This month’s artifact of the month comes as a recommendation from boss lady and is a claret jug inscribed to Francis Pettit Smith, a pioneer in the development of the screw propeller.
While not in the best of shape anymore, you can see how decorative and beautiful it must have been when presented to Smith. The inscription reads “The First Screw Ship ARCHIMEDES 1859 / Presented with a silver salver / TO FRANCIS PETTIT SMITH ESQUIRE / By the committee and the other subscribers to / To the Smith Testimonial Fund / As a lasting mark of their high estimate of his / private worth, and the great benefit conferred / by him on his country. / In introducing, and by his talent, energy and / perserverence. Bringing into general use the / system of screw propulsion. / 1858”
Smith was born on February 9, 1808 to Postmaster Charles Smith and his wife Sarah in Hythe, England. As a boy, Smith showed great skill in building model boats and creating methods of propulsion for them. In 1834 he managed to perfect a method of propulsion for one of his model boats by using a spring to drive a wooden screw. He was convinced that this was superior to the paddle wheel and in 1836 took out a patent for using a screw revolving underneath the water to propel watercraft.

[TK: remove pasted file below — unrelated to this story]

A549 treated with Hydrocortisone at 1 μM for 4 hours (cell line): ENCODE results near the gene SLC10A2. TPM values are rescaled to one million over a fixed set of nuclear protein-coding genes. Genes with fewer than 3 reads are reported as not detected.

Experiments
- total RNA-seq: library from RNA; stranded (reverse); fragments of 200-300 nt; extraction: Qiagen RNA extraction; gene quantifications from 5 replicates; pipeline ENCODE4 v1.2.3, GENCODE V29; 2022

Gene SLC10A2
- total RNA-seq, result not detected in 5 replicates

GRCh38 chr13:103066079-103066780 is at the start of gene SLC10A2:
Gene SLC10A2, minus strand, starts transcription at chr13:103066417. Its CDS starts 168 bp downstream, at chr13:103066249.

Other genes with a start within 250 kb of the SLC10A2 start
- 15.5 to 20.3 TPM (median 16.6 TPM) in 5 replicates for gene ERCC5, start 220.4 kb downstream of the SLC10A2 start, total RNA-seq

Smith then helped organize the group that would build SS Archimedes in 1839, the first screw-propelled steamship, for which he would receive the claret jug above. He was also knighted in 1871 for all of his work.
We are fortunate enough to have two prints of SS Archimedes in our collection. They both depict her “Off the Nore, on her trip from Gravesend to Portsmouth, which was performed in 21 hours, against a fresh breeze from the west….May 14th 1839.” Archimedes continued to be used until she reportedly grounded in the Netherlands in 1864.
What I find really interesting about the ship is it’s connection to ancient history. She was named after Archimedes of Syracuse, who is remembered for his many clever inventions, including the Archimedes screw, which was used most frequently for efficiently bringing water out of low-lying bodies and into irrigation ditches. Clearly Smith must have been influenced by Archimedes’ work for the ship to be named after the man.
Considering that propellers are still used today, we can see how important the work of Smith and others was. Therefore the claret jug is an excellent piece to have in our collection as it commemorates this hard work. From an article about the presentation in the Illustrated London News, June 5, 1858, there was also a salver presented to Smith, but the whereabouts of that are unknown to me. It would be great if one day the two pieces could be reunited.